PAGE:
President Donald Trump's decision to withhold military aid from Ukraine has been a key point of contention in House impeachment hearings, as Trump-defending Republicans have argued that the hold on the aid just coincidentally came during a time when the president was pressing the Ukrainian government to investigate his prospective 2020 political opponent.
However, Just Security has now examined unredacted emails that show officials within the Pentagon viewed Trump's Ukraine aid hold with increasing alarm and were concerned that the president was breaking the law.
The emails show that key legal concerns about the Ukraine funding were regularly raised by Elaine McCusker, the acting Pentagon comptroller, who argued that the White House would be breaching the Impoundment Control Act if it did not send Congress a notification that it was withholding the aid.
One of the key emails came on August 26th last year, when McCusker asked Michael Duffey, associate director of national security programs at the Office of Management and Budget, for a status update on paperwork that needed to be filed to keep the administration's hold legal.
“What is the status of the impoundment paperwork?” McCusker asked him.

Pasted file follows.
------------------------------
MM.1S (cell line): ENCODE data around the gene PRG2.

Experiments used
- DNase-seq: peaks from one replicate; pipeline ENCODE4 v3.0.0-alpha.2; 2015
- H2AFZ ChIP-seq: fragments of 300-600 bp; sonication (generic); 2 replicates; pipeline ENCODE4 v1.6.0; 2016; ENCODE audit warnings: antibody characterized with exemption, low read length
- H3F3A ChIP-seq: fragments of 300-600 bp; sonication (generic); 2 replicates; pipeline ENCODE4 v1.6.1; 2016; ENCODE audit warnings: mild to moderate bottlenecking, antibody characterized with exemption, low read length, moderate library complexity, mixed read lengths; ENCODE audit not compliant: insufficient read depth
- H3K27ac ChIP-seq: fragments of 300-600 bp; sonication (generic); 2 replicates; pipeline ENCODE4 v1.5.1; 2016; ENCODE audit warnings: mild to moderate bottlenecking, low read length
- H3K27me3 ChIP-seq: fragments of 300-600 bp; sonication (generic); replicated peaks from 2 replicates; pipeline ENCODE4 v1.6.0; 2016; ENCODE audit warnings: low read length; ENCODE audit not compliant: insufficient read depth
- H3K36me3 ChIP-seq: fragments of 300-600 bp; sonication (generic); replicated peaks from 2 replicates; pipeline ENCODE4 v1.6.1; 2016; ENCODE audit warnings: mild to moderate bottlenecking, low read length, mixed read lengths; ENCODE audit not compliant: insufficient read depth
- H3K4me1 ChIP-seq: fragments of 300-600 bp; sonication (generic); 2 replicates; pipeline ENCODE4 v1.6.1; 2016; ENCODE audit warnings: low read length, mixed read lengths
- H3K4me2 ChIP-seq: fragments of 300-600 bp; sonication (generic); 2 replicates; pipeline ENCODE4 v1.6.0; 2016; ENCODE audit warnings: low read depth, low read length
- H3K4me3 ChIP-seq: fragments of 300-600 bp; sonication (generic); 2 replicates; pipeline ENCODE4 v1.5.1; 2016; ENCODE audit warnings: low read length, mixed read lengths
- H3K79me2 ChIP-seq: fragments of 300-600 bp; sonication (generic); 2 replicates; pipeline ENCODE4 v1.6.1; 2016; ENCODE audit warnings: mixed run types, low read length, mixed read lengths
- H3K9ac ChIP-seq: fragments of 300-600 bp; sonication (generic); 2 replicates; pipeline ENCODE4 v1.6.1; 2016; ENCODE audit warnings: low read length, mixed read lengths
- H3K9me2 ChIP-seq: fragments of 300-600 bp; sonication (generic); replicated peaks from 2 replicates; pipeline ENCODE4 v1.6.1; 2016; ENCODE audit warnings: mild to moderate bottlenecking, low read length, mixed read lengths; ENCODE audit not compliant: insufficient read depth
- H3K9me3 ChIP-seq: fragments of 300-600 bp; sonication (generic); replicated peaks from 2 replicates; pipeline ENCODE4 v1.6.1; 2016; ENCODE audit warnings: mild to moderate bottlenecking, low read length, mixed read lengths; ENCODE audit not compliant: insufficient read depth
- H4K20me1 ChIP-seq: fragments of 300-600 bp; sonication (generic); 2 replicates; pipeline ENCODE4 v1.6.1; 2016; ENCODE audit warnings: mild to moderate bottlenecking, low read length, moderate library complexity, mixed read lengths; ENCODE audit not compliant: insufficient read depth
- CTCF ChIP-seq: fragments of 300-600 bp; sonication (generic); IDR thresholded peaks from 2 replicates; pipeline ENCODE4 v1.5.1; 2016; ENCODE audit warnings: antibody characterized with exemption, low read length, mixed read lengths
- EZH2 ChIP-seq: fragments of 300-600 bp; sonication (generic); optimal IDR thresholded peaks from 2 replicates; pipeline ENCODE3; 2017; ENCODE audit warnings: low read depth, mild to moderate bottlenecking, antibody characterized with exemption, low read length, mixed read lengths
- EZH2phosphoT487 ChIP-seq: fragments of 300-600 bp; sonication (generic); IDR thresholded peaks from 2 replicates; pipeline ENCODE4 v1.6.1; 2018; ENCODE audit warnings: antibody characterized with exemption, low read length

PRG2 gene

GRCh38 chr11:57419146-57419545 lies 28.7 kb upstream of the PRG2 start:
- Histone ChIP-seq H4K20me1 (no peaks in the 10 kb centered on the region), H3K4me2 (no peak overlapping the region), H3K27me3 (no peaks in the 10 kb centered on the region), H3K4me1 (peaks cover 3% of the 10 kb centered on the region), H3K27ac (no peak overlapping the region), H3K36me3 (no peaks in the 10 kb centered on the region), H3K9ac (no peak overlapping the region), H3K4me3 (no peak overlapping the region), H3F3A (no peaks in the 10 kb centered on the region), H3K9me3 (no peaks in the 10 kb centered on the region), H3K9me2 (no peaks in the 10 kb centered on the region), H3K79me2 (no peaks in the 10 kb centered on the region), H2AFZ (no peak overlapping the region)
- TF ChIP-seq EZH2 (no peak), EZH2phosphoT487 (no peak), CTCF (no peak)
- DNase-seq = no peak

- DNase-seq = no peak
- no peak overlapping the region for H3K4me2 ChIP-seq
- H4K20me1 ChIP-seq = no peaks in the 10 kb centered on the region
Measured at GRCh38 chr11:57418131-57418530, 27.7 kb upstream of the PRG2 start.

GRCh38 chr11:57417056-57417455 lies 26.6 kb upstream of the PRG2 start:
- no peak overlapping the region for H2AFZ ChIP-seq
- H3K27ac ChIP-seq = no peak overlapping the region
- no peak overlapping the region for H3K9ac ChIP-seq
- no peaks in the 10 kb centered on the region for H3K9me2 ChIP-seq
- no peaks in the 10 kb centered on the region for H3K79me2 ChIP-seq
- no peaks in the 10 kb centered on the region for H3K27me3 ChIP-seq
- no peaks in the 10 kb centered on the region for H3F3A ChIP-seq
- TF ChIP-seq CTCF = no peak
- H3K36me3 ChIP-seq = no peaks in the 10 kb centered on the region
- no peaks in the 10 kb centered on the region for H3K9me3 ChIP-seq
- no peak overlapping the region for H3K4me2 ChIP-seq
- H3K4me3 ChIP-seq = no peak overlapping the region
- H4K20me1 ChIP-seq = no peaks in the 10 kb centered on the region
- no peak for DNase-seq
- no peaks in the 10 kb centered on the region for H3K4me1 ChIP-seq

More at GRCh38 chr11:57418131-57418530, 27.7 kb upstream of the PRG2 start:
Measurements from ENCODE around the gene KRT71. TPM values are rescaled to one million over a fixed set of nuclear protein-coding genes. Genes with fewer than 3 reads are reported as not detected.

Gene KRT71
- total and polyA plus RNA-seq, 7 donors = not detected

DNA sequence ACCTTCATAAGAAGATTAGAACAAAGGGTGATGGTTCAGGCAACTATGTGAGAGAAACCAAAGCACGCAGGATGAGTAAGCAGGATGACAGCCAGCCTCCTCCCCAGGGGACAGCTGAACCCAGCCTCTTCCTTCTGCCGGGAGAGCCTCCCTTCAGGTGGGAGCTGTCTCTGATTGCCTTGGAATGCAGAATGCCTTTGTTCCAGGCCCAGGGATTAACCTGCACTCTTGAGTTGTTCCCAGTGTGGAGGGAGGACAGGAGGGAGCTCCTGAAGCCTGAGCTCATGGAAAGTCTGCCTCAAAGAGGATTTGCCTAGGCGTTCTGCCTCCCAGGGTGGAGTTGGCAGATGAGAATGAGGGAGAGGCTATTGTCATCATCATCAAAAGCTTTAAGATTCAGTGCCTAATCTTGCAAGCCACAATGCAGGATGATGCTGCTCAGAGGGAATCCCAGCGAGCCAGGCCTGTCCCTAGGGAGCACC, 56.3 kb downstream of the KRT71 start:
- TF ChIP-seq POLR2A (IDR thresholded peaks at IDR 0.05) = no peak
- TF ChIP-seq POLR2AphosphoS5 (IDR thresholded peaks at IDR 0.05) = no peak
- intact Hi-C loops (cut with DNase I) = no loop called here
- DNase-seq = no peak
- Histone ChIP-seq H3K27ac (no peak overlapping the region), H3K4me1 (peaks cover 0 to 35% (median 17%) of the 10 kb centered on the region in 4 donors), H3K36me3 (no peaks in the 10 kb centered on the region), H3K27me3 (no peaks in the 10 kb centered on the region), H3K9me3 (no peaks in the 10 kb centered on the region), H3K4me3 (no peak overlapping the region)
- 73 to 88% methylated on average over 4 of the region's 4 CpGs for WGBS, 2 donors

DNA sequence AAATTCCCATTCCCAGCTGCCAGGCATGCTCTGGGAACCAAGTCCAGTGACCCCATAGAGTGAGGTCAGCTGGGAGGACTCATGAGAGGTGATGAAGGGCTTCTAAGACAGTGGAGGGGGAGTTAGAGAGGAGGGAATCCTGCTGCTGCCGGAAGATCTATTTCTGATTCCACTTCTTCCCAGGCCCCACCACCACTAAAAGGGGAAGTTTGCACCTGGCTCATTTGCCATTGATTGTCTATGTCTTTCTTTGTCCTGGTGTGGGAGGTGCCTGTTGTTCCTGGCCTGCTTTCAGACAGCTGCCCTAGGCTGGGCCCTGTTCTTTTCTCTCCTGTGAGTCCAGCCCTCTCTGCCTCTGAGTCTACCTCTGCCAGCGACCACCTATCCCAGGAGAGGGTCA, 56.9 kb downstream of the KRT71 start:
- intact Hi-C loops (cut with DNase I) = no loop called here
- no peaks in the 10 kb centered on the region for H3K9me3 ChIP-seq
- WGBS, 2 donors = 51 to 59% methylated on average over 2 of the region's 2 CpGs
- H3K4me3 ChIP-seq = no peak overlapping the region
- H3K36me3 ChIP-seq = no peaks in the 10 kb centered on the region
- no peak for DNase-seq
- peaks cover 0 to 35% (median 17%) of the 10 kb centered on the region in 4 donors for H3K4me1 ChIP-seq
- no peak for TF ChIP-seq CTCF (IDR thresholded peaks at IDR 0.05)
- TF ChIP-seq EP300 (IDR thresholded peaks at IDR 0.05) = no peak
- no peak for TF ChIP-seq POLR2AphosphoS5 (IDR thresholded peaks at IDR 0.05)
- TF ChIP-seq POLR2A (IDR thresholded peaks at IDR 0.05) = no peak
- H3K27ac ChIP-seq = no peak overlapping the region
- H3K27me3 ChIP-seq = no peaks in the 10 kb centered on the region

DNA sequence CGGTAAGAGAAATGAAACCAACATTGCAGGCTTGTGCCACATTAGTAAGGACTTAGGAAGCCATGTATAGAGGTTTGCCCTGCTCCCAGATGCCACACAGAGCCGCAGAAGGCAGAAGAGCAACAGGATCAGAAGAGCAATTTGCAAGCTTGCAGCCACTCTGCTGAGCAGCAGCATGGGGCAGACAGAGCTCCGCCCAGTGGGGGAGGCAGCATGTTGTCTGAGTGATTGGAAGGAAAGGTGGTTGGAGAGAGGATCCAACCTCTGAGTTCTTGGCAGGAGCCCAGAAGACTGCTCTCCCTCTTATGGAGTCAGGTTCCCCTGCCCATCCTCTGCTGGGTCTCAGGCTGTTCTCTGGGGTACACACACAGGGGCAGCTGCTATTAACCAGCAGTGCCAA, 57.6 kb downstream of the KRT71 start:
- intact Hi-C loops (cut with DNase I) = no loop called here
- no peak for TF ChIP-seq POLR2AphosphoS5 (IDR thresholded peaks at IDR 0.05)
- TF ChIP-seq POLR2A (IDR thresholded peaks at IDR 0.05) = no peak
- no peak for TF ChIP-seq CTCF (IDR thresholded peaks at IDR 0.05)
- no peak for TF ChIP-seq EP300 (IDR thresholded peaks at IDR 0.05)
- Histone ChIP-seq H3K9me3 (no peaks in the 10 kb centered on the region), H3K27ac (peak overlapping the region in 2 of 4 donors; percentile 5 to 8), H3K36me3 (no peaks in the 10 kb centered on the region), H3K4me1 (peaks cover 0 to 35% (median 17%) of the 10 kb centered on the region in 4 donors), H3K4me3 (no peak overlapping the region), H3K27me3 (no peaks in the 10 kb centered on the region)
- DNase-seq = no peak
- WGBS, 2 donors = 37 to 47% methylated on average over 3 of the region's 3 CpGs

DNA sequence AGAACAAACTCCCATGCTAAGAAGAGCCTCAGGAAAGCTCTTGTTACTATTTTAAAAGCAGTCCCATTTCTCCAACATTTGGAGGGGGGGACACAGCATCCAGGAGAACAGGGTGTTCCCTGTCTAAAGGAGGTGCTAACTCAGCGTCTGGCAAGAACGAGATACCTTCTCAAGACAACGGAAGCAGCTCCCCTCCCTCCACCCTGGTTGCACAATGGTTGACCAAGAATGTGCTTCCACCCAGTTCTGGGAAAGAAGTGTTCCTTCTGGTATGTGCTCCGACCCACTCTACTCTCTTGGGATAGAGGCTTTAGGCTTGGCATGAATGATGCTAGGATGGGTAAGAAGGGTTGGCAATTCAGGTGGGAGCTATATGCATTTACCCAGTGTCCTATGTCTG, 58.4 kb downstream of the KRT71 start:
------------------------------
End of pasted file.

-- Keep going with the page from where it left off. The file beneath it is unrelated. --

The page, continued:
“I am not tracking that. Is that something you are expecting from OMB?” Duffey replied.
"Yes, it is now necessary -- legal teams were discussing last week," she replied.
In an email sent the next day, McCusker accused OMB legal officials of being willfully blind to the legal concerns she was raising about the hold.
"This situation is... made particularly difficult because OMB lawyers continue to consistently mischaracterize the process -- and the information we have provided," she wrote. "They keep repeating that this pause will not impact DOD’s ability to execute on time."
In reality, argued the DOD in a previously undisclosed letter, the pause was definitely hurting the Pentagon's ability to distribute aid in a timely manner.
"We have repeatedly advised OMB officials that pauses beyond Aug. 19, 2019 jeopardize the Department’s ability to obligate USAI funding prudently and fully, consistent with the Impoundment Control Act," the Pentagon wrote.